Why I chose lifestyle medicine

In November, 2017, I was board certified in lifestyle medicine.  I am in the first wave of doctors and clinicians worldwide, and Delaware's only board certified lifestyle medicine doc.

What is Lifestyle Medicine?

Lifestyle medicine seeks to treat and reverse the underlying cause of our most deadly and expensive diseases, whereas internal medicine seeks to manage these diseases using exclusively drugs or procedures.

As an internist and lifestyle medicine doctor, I seek to use whichever is the most effective treatment according to scientific evidence.  Definitely in many cases, especially when you are sick with illness, drugs are really warranted.  But for our most common and most expensive diseases, research is clear that drugs have a limited benefit, whereas lifestyle change can be more impactful to long term health.

There are some diseases, such as congestive heart failure or atrial fibrillation, that truly benefit from drugs.  But for the majority of our chronic diseases, like hypertension, high cholesterol, and type 2 diabetes, heart disease, and many others, lifestyle change is more beneficial than drugs.

So lifestyle medicine offers great news to patients.  The vast majority of people I meet are aware: drugs have many risks and limited benefit.  Ask most patients and they will tell you they would far rather be rid of disease than to remain a multidrug patient the rest of their lives.  Lifestyle medicine offers a way to be healthy and drug free.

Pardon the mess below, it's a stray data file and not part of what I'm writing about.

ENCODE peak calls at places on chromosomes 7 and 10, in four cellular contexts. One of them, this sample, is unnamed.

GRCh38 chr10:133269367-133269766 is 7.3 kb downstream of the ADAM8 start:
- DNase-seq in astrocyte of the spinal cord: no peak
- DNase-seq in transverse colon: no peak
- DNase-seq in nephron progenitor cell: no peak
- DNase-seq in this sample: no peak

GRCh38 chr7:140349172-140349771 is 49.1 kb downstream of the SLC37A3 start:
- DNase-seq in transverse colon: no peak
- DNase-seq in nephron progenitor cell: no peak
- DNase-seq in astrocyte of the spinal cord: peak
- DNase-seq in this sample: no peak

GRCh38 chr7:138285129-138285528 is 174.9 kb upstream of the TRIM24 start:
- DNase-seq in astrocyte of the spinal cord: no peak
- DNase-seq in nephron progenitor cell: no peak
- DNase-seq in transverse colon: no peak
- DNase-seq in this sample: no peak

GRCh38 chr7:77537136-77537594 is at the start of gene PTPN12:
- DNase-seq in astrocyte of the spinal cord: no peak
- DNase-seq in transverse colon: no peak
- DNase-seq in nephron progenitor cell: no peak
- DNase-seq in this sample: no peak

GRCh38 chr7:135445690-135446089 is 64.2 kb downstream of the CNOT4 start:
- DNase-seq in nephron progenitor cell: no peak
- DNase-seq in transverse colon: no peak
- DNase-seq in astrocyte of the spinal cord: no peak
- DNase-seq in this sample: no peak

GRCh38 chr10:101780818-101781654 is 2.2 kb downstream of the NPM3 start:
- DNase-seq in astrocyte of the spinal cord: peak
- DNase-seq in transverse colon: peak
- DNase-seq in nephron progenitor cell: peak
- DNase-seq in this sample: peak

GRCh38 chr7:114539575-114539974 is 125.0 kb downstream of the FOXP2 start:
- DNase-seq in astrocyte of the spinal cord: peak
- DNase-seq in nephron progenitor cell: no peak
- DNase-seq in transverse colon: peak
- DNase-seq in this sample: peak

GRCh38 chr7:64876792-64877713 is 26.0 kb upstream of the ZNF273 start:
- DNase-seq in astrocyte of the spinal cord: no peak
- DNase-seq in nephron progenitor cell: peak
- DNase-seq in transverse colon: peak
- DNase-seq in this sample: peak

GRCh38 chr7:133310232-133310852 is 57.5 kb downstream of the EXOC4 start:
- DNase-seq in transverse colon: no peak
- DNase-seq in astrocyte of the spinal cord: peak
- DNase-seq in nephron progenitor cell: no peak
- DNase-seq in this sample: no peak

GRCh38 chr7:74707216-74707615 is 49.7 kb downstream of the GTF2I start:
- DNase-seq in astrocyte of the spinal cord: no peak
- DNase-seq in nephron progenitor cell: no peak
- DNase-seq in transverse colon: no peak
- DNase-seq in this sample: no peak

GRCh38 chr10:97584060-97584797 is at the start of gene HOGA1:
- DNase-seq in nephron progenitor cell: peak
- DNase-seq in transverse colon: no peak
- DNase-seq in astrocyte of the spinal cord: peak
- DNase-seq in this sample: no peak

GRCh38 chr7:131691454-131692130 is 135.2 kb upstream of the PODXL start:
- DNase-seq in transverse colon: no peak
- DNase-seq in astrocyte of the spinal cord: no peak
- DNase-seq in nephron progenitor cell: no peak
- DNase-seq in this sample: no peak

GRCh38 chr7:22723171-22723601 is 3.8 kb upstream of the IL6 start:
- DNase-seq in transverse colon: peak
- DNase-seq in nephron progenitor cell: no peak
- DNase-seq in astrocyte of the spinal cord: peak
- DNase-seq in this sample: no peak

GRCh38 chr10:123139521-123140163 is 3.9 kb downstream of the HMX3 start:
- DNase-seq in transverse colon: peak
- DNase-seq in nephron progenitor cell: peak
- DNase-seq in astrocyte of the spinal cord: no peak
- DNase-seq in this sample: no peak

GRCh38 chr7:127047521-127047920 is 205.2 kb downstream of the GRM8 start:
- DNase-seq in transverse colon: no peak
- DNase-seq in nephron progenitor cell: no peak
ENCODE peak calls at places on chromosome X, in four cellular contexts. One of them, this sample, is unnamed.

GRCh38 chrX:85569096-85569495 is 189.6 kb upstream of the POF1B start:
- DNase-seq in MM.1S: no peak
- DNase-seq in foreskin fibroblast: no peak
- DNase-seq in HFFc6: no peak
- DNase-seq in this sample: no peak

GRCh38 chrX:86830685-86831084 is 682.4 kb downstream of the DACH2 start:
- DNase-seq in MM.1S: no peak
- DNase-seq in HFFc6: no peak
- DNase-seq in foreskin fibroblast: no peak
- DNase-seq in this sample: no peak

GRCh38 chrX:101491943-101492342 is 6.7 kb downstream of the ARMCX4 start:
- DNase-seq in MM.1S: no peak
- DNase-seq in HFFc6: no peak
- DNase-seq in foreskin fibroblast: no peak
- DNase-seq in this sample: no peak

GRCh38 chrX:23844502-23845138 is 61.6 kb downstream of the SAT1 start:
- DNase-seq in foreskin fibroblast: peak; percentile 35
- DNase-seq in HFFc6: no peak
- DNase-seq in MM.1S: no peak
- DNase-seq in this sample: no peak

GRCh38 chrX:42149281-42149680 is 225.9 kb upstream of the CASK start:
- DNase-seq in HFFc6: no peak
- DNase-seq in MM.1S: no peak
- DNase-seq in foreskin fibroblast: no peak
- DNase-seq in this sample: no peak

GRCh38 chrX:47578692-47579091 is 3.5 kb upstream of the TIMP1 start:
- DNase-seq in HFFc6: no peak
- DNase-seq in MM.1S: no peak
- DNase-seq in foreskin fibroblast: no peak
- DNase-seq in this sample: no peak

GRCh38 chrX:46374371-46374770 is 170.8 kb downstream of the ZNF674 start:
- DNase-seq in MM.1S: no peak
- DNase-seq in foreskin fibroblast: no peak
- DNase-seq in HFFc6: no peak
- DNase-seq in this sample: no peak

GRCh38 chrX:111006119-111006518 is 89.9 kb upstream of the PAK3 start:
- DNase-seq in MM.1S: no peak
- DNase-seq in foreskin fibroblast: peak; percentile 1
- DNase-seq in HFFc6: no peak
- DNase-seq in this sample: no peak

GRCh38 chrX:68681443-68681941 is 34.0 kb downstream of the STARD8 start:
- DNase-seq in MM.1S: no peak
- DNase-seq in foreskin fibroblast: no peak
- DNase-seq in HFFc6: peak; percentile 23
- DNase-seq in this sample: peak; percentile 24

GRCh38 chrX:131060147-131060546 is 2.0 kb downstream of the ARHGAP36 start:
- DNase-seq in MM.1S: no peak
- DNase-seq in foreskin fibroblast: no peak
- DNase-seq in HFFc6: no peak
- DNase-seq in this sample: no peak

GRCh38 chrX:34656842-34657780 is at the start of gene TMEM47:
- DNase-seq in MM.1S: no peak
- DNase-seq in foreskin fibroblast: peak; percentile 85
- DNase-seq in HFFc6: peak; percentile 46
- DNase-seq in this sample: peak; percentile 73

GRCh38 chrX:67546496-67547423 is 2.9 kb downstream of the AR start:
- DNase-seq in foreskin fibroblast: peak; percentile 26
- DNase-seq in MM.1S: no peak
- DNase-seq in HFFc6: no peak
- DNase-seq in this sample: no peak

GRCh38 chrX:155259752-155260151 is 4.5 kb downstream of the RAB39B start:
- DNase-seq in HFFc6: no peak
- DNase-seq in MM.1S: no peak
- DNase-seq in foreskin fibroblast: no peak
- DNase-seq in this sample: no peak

Lifestyle Medicine vs. Internal Medicine

On 1 hand, lifestyle medicine & internal medicine are not very different. They both honor the same scientific body of evidence. They both state that our many costly chronic diseases (like diabetes, obesity, hypertension, heart disease) should first and foremost be managed with diet and exercise.  

They differ on what to do about disease. Internal medicine assumes it is someone else’s job to facilitate healthy lifestyle changes, so it rarely happens. Internal medicine (like most all of conventional medicine in the US) moves on to its real order of business, to administer drugs. That would be swell except we know from copious research that drugs for these chronic western diseases offer only incremental improvements and a host of side effects.  

By contrast, lifestyle medicine puts the change to a healthy lifestyle front and center.  Philosophically, lifestyle medicine sees the body as naturally healing if we just get out of the way.  We lifestyle medicine practitioners learn the skills to make those changes happen. In the end, most patients find the lifestyle changes fun, delicious, and rewarding. Far more doable than what conventional medicine offers: all those pills and all those tests and procedures and doctor visits you need for the rest of your life.


BE WELL, PHODDavid Donohue